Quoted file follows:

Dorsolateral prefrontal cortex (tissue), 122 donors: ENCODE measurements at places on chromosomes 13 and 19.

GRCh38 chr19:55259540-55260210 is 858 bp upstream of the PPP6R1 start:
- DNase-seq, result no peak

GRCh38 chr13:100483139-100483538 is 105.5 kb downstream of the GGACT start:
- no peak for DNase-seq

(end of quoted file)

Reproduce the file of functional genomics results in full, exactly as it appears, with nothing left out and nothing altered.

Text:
Dorsolateral prefrontal cortex (tissue), 122 donors: ENCODE measurements at places on chromosomes 13 and 19.

GRCh38 chr19:55259540-55260210 is 858 bp upstream of the PPP6R1 start:
- DNase-seq, result no peak

GRCh38 chr13:100483139-100483538 is 105.5 kb downstream of the GGACT start:
- no peak for DNase-seq